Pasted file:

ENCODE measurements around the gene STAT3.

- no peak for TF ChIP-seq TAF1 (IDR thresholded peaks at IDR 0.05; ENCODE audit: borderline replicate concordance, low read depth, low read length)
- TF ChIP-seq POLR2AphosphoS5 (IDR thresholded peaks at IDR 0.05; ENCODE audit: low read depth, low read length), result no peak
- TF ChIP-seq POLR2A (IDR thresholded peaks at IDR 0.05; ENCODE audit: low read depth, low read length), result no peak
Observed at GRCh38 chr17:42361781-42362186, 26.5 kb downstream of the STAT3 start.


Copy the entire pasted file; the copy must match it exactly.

ENCODE measurements around the gene STAT3.

- no peak for TF ChIP-seq TAF1 (IDR thresholded peaks at IDR 0.05; ENCODE audit: borderline replicate concordance, low read depth, low read length)
- TF ChIP-seq POLR2AphosphoS5 (IDR thresholded peaks at IDR 0.05; ENCODE audit: low read depth, low read length), result no peak
- TF ChIP-seq POLR2A (IDR thresholded peaks at IDR 0.05; ENCODE audit: low read depth, low read length), result no peak
Observed at GRCh38 chr17:42361781-42362186, 26.5 kb downstream of the STAT3 start.